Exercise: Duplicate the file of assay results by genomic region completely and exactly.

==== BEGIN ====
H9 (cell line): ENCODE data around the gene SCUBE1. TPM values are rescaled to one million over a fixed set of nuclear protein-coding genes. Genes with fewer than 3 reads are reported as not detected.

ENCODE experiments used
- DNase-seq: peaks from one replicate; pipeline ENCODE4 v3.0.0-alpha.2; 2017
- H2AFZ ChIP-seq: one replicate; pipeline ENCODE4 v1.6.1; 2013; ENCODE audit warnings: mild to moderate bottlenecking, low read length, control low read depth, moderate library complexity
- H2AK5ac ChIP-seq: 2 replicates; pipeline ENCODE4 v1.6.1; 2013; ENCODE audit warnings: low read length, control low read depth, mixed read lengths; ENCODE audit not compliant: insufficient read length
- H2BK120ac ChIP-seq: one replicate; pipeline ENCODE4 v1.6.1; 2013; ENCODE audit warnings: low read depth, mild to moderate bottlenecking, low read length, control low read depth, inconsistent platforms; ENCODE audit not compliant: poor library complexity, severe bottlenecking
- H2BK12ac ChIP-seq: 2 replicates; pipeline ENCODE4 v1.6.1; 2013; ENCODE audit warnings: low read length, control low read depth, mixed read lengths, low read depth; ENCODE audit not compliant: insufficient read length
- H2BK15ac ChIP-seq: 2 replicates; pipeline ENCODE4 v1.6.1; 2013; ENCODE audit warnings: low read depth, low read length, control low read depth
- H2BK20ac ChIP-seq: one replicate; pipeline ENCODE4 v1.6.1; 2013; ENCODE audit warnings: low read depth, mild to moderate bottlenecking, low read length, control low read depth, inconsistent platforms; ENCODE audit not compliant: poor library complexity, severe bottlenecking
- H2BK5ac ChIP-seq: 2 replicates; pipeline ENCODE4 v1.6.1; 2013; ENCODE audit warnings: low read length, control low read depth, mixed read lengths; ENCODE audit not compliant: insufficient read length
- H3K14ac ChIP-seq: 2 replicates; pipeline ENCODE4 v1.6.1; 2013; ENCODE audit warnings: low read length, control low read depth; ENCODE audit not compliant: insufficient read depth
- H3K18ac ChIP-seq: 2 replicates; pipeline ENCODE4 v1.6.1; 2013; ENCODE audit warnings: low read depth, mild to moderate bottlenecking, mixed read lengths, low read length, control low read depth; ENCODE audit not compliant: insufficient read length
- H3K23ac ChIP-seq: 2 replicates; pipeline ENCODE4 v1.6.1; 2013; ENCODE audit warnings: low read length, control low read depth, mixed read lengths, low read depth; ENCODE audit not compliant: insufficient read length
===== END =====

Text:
H9 (cell line): ENCODE data around the gene SCUBE1. TPM values are rescaled to one million over a fixed set of nuclear protein-coding genes. Genes with fewer than 3 reads are reported as not detected.

ENCODE experiments used
- DNase-seq: peaks from one replicate; pipeline ENCODE4 v3.0.0-alpha.2; 2017
- H2AFZ ChIP-seq: one replicate; pipeline ENCODE4 v1.6.1; 2013; ENCODE audit warnings: mild to moderate bottlenecking, low read length, control low read depth, moderate library complexity
- H2AK5ac ChIP-seq: 2 replicates; pipeline ENCODE4 v1.6.1; 2013; ENCODE audit warnings: low read length, control low read depth, mixed read lengths; ENCODE audit not compliant: insufficient read length
- H2BK120ac ChIP-seq: one replicate; pipeline ENCODE4 v1.6.1; 2013; ENCODE audit warnings: low read depth, mild to moderate bottlenecking, low read length, control low read depth, inconsistent platforms; ENCODE audit not compliant: poor library complexity, severe bottlenecking
- H2BK12ac ChIP-seq: 2 replicates; pipeline ENCODE4 v1.6.1; 2013; ENCODE audit warnings: low read length, control low read depth, mixed read lengths, low read depth; ENCODE audit not compliant: insufficient read length
- H2BK15ac ChIP-seq: 2 replicates; pipeline ENCODE4 v1.6.1; 2013; ENCODE audit warnings: low read depth, low read length, control low read depth
- H2BK20ac ChIP-seq: one replicate; pipeline ENCODE4 v1.6.1; 2013; ENCODE audit warnings: low read depth, mild to moderate bottlenecking, low read length, control low read depth, inconsistent platforms; ENCODE audit not compliant: poor library complexity, severe bottlenecking
- H2BK5ac ChIP-seq: 2 replicates; pipeline ENCODE4 v1.6.1; 2013; ENCODE audit warnings: low read length, control low read depth, mixed read lengths; ENCODE audit not compliant: insufficient read length
- H3K14ac ChIP-seq: 2 replicates; pipeline ENCODE4 v1.6.1; 2013; ENCODE audit warnings: low read length, control low read depth; ENCODE audit not compliant: insufficient read depth
- H3K18ac ChIP-seq: 2 replicates; pipeline ENCODE4 v1.6.1; 2013; ENCODE audit warnings: low read depth, mild to moderate bottlenecking, mixed read lengths, low read length, control low read depth; ENCODE audit not compliant: insufficient read length
- H3K23ac ChIP-seq: 2 replicates; pipeline ENCODE4 v1.6.1; 2013; ENCODE audit warnings: low read length, control low read depth, mixed read lengths, low read depth; ENCODE audit not compliant: insufficient read length